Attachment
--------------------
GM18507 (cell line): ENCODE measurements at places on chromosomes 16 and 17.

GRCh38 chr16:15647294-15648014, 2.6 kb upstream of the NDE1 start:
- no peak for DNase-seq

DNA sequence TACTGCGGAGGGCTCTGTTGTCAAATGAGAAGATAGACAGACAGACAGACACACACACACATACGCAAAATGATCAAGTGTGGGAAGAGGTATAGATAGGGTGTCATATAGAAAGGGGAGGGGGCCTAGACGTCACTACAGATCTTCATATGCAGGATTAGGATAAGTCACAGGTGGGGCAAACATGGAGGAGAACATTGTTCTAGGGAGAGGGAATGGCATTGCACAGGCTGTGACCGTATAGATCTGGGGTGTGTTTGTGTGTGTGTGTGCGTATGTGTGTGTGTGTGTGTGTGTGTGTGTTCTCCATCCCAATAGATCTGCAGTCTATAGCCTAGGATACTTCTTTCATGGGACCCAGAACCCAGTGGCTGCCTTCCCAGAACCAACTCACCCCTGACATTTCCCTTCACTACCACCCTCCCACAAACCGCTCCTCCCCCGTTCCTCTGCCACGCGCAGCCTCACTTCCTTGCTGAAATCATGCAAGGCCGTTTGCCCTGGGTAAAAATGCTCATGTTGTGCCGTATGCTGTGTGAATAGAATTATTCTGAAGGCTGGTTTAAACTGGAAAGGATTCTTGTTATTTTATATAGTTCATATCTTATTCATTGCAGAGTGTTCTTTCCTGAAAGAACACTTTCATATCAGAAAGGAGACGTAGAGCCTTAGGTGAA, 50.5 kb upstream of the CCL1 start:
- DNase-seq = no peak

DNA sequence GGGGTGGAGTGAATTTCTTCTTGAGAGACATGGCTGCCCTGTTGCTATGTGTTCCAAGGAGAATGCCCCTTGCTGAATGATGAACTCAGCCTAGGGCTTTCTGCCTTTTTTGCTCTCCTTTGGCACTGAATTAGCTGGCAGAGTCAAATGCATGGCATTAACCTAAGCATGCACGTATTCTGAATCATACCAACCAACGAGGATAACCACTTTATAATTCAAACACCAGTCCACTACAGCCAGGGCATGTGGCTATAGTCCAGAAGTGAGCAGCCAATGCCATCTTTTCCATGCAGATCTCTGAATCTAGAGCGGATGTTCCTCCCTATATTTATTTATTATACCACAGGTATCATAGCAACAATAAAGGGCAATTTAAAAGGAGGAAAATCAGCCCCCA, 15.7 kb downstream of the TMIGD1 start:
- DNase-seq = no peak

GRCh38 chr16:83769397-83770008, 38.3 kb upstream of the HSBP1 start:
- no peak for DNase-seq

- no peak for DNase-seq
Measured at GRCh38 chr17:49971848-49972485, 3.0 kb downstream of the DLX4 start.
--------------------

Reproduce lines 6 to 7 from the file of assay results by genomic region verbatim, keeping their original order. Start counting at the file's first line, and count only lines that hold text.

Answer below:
DNA sequence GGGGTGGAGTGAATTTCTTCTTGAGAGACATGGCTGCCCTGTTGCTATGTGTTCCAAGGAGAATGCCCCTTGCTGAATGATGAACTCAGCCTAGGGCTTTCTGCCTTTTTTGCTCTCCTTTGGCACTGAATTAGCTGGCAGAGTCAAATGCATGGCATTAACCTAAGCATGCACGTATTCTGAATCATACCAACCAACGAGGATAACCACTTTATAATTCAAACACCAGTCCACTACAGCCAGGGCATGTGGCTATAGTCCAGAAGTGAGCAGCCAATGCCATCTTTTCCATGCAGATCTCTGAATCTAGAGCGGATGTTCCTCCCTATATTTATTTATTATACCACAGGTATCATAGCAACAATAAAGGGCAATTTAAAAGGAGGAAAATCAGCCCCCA, 15.7 kb downstream of the TMIGD1 start:
- DNase-seq = no peak